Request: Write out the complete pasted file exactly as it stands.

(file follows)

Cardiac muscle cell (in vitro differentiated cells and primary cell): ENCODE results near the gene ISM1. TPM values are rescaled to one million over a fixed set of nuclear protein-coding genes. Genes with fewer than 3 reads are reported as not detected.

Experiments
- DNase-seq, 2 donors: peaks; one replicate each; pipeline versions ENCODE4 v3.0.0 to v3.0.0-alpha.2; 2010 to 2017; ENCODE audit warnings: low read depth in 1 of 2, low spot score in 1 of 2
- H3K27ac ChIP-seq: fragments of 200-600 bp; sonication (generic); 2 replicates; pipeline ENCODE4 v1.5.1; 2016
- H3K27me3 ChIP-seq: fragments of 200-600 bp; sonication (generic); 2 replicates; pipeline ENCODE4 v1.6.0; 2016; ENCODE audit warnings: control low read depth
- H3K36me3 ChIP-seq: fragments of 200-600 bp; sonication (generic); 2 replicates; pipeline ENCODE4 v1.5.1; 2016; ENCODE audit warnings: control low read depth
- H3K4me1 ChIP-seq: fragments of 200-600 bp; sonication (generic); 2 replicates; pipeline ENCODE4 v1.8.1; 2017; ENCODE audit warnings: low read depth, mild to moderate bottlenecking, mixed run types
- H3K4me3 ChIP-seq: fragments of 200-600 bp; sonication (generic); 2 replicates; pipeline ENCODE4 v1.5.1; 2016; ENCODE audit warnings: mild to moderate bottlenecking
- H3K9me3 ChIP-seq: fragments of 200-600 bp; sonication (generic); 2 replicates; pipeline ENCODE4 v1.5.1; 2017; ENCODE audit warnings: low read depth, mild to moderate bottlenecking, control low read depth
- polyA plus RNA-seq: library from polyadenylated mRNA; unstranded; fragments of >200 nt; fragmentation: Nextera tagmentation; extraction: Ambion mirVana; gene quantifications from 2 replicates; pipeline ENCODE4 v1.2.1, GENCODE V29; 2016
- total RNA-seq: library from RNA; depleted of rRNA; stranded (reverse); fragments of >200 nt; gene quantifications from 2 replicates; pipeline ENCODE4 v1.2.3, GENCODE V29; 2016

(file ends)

Cardiac muscle cell (in vitro differentiated cells and primary cell): ENCODE results near the gene ISM1. TPM values are rescaled to one million over a fixed set of nuclear protein-coding genes. Genes with fewer than 3 reads are reported as not detected.

Experiments
- DNase-seq, 2 donors: peaks; one replicate each; pipeline versions ENCODE4 v3.0.0 to v3.0.0-alpha.2; 2010 to 2017; ENCODE audit warnings: low read depth in 1 of 2, low spot score in 1 of 2
- H3K27ac ChIP-seq: fragments of 200-600 bp; sonication (generic); 2 replicates; pipeline ENCODE4 v1.5.1; 2016
- H3K27me3 ChIP-seq: fragments of 200-600 bp; sonication (generic); 2 replicates; pipeline ENCODE4 v1.6.0; 2016; ENCODE audit warnings: control low read depth
- H3K36me3 ChIP-seq: fragments of 200-600 bp; sonication (generic); 2 replicates; pipeline ENCODE4 v1.5.1; 2016; ENCODE audit warnings: control low read depth
- H3K4me1 ChIP-seq: fragments of 200-600 bp; sonication (generic); 2 replicates; pipeline ENCODE4 v1.8.1; 2017; ENCODE audit warnings: low read depth, mild to moderate bottlenecking, mixed run types
- H3K4me3 ChIP-seq: fragments of 200-600 bp; sonication (generic); 2 replicates; pipeline ENCODE4 v1.5.1; 2016; ENCODE audit warnings: mild to moderate bottlenecking
- H3K9me3 ChIP-seq: fragments of 200-600 bp; sonication (generic); 2 replicates; pipeline ENCODE4 v1.5.1; 2017; ENCODE audit warnings: low read depth, mild to moderate bottlenecking, control low read depth
- polyA plus RNA-seq: library from polyadenylated mRNA; unstranded; fragments of >200 nt; fragmentation: Nextera tagmentation; extraction: Ambion mirVana; gene quantifications from 2 replicates; pipeline ENCODE4 v1.2.1, GENCODE V29; 2016
- total RNA-seq: library from RNA; depleted of rRNA; stranded (reverse); fragments of >200 nt; gene quantifications from 2 replicates; pipeline ENCODE4 v1.2.3, GENCODE V29; 2016